Doctors dealing with patient bias and prejudice

When Patients are Biased

The apparent conflict between patient rights and non-discriminatory policies is complex. However, organizations create an ethical and practical slippery slope when they meet patient demands for providers with specific (clinically irrelevant) characteristics. If a request for a provider with a specific skin tone is honored, must patient requests for a provider with a specific hair color also be honored? Is the organization equally willing meet the demands of a patient who only wants to be seen by a Lutheran or Scientologist or Jewish provider? What happens when a patient does not want to be seen by providers of a specific astrological sign?

Case law supports patients’ right to refuse treatment from any provider, but does not support patients’ right to demand clinically irrelevant provider characteristics. Recent cases have gone badly for health care organizations that meet patient demands in a way that results in unequal working conditions for employees.

Our Suggestions

  • Develop and widely distribute a written policy regarding response to patient requests for health professionals with clinically irrelevant characteristics such as a specific race, ethnicity, and/or gender.*
  • Develop clear and specific procedural policies. For example, who must be notified of such a request? Who is responsible for informing the patient of the policy? What kind of documentation will you require?
  • Prominently post non-discrimination policies
  • Provide copies of the non-discrimination policy to all patients upon intake.
  • Provide a written handout stating the policy to be given to patients who make such demands. Include the statement that meeting gender, religion or race-based demands would undermine the quality of care they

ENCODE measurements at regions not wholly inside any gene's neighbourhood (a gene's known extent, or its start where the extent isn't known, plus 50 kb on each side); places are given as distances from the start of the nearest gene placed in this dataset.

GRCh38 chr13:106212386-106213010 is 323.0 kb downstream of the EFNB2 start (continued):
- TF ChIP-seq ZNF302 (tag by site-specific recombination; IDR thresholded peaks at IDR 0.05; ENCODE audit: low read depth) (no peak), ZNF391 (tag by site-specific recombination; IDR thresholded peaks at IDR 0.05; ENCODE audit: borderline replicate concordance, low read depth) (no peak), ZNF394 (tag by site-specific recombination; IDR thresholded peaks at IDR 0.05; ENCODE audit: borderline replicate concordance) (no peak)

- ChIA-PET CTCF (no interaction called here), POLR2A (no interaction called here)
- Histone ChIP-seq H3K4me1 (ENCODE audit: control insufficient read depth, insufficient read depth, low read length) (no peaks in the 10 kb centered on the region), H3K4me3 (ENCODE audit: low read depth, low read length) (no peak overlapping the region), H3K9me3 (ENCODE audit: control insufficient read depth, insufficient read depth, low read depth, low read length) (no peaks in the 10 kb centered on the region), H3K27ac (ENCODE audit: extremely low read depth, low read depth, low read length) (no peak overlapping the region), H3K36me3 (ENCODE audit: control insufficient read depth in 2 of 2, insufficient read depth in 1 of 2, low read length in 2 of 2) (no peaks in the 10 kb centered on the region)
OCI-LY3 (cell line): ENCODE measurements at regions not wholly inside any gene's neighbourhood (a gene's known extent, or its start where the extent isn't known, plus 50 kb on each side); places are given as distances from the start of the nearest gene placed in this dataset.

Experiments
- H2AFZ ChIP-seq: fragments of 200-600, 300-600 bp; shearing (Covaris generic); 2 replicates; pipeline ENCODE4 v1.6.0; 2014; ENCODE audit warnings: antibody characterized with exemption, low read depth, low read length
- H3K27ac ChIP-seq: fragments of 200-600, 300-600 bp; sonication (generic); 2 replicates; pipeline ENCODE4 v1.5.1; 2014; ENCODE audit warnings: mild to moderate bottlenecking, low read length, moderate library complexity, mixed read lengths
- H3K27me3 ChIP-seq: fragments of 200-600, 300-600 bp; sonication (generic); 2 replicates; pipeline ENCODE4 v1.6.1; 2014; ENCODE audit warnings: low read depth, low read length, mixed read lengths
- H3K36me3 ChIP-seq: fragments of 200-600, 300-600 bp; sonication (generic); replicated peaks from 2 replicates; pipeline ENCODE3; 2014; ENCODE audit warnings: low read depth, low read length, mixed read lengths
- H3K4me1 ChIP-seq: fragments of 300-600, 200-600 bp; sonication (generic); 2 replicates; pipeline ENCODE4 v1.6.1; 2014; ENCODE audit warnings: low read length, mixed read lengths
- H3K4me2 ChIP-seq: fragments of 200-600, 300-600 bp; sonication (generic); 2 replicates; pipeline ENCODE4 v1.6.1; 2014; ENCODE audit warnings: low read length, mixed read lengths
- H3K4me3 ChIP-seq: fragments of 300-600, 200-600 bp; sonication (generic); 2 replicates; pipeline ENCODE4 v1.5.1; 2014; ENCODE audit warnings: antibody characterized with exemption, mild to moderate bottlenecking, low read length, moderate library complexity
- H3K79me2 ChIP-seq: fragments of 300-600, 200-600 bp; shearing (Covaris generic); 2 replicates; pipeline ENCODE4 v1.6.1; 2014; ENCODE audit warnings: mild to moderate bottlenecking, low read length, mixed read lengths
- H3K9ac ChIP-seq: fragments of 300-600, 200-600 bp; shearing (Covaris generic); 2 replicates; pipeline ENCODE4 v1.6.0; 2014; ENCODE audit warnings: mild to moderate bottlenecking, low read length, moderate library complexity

• receive because it disrupts the practice’s carefully designed procedures (designed to maximize positive outcomes) and workflow.
  • Consider developing a separate policy regarding patients’ documented religious beliefs and practices that result in preference for specific provider characteristics
  • Employee training
  • Develop materials (in plain language) and specific descriptive language/statements employees can use when explaining the policy to patients.
  • Train employees on how to deal with insistent patients (calm and friendly, unwavering, “staying on message”, specific language).
  • Acknowledge the stressful nature of such demands and provide emotional-regulation training.
  • Use role-play and rehearsal.
  • NOTE: Training on this topic can build on or mirror existing training on working with challenging patients and situations.

Employee support

  • Allow your employees to make their own choices about whether they agree to be assigned a racist/sexist (etc) patient.
  • Ensure acceptance and support for either choice.
  • Provide specific sources of support for employees targeted by patients’ and patients’ family discriminatory statements and acts.•
  • Provide all employees with training on helpful and unhelpful (“dos” and “don’ts”) responses to coworkers who have experienced by patient discrimination.•
  • Consider structuring opportunities for all employees to gain empathy by imagining themselves in the shoes of an employee who has been targeted by patient discrimination.
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